A month after the start of the Camp Fire, a small handful of families left homeless by the massive blaze in Butte County started moving into FEMA trailers as overnight temperatures dipped into the 30s and 40s.
FEMA spokesman Brad Pierce said dozens of trailers are either in place or on their way to sites in Mendocino, the Glen County Fairground, Oroville and Corning, and that the list of sites is growing.
"It's very fluid," Pierce said. "And I expect that list to grow. Every day, there's going to be more locations that are ready to go."
FEMA has roughly identified 280 camping pads for RVs, but they are still finalizing leases. Pierce said once an order is placed, it takes 24 hours to deliver an RV and about 2 days to install.
This past Saturday, Pierce was on his way to the Rolling Hills Casino RV site in Corning, where 12 trailers were in the process of being installed. Pierce said the spaces are comfortable, with interior space similar to a one-or two-bedroom apartment.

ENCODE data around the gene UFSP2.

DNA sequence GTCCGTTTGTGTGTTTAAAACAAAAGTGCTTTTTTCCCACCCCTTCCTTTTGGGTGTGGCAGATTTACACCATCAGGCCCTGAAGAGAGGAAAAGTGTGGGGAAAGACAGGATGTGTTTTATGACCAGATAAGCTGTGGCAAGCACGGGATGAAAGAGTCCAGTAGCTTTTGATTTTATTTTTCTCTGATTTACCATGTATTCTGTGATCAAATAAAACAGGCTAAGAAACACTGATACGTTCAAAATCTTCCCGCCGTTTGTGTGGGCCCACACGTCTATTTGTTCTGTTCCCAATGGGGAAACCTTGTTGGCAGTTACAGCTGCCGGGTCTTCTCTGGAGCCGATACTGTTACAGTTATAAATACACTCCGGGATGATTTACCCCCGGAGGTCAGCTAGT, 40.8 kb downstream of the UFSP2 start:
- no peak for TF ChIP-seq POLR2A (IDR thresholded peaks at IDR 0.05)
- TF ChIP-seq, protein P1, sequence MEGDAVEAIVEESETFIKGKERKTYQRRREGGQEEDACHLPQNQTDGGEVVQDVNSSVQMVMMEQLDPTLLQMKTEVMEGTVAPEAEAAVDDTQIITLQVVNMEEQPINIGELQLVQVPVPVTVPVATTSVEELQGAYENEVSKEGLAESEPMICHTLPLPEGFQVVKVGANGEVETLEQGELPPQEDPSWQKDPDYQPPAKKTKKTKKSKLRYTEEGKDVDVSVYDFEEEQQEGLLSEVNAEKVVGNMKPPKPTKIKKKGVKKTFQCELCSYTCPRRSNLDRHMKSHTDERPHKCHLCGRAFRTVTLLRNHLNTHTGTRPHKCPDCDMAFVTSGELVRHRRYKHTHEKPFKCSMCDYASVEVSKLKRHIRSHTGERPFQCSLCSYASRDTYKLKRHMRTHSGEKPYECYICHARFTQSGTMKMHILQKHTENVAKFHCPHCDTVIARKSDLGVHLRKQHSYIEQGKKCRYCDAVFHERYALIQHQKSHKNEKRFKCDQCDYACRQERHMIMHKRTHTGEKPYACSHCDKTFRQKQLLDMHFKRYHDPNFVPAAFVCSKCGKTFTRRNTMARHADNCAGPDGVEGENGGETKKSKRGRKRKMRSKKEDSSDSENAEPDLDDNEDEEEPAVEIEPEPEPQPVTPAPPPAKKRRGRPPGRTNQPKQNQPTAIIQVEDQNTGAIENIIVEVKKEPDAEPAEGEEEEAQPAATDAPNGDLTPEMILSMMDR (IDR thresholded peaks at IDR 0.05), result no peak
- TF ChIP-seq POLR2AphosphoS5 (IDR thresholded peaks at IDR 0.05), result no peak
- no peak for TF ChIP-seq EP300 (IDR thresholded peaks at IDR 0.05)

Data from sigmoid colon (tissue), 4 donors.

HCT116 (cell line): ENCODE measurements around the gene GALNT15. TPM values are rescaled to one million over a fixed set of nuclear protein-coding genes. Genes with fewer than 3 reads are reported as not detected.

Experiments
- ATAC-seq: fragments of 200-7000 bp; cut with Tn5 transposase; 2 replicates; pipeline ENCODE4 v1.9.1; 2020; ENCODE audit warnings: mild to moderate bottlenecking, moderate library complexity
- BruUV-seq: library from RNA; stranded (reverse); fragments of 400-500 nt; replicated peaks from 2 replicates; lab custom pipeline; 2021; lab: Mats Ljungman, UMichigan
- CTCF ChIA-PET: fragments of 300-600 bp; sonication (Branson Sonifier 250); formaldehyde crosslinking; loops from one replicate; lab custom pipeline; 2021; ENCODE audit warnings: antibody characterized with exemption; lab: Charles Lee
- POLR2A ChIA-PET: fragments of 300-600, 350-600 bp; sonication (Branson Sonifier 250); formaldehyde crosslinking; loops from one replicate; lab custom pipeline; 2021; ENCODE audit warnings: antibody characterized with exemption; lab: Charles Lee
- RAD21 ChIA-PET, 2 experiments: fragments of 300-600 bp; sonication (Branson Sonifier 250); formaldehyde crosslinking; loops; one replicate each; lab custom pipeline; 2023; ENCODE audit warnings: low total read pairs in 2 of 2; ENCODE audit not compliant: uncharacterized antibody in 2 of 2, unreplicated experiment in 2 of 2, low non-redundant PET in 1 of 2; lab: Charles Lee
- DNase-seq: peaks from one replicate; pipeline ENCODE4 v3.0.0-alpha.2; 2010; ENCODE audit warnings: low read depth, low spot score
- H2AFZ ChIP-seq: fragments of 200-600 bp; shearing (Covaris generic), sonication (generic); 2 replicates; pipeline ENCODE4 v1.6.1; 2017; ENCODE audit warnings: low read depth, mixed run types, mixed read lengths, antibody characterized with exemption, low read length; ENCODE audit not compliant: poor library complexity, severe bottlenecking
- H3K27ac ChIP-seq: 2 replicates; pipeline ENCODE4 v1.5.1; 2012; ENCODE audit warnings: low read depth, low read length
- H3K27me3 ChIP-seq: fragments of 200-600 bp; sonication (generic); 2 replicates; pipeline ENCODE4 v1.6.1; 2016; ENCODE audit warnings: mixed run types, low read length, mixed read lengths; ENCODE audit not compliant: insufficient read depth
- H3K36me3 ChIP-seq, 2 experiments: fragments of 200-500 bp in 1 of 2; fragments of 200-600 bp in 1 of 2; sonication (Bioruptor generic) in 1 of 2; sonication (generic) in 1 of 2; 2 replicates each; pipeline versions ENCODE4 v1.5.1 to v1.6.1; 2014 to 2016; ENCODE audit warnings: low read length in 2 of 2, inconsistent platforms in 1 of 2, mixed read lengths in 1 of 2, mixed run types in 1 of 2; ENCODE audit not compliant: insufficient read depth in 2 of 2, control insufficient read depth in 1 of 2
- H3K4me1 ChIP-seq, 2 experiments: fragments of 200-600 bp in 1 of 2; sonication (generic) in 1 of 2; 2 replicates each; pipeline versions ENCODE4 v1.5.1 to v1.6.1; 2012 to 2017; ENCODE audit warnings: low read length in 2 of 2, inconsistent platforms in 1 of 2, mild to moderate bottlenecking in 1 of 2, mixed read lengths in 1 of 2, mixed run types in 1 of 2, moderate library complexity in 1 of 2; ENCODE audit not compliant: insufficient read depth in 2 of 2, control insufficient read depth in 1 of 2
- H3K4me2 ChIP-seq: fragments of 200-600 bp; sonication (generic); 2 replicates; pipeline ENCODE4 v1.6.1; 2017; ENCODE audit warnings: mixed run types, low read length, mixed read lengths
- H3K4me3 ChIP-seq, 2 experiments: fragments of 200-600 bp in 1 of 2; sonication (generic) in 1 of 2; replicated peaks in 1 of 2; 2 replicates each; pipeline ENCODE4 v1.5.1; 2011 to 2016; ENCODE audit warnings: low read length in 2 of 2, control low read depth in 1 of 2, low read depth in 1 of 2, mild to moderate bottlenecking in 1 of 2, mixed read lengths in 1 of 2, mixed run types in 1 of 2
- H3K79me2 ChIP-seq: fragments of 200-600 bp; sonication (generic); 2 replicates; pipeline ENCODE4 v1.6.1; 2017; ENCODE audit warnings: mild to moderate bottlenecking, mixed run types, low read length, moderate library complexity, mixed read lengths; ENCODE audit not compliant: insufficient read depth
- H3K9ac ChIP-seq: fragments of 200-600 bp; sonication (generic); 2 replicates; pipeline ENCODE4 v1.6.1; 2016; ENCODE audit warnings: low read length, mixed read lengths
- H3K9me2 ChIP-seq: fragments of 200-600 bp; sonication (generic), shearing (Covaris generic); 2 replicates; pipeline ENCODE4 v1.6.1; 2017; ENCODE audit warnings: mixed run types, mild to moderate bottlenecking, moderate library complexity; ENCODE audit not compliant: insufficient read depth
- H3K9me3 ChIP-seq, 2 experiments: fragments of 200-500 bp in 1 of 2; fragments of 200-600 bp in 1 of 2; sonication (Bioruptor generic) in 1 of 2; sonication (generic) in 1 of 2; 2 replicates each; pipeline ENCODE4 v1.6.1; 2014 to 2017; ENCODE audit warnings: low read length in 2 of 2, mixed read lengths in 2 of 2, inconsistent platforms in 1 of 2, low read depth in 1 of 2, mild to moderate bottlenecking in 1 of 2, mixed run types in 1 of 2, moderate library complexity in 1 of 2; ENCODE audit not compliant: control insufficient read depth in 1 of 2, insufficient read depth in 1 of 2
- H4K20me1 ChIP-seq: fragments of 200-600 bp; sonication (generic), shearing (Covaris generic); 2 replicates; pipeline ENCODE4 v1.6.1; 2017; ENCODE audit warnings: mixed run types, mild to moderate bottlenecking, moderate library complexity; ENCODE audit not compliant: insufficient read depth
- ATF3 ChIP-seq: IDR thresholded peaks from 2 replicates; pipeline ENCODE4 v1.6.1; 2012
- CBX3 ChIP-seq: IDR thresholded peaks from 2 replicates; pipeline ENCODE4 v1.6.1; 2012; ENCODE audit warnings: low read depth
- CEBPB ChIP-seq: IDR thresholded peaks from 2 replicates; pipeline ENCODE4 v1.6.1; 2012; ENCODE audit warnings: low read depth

"Some have bunks, and others have a full bed in one end of it, and a kitchen, bathroom and shower," he said.
Survivors began moving into the trailers on Monday and will continue to arrive throughout the week.
“For a survivor, it’s never fast enough," said David Samaniego, federal coordinating officer for FEMA assigned to the disasters in Paradise and Southern California. "I’m moving as fast as I can to house as many people as I possibly can in the shortest amount of time possible."
More than 6,000 families have received rental assistance checks from FEMA to date, but rental vacancy rates are nearly non-existent in communities near the burned towns of Paradise, Magalia and Concow.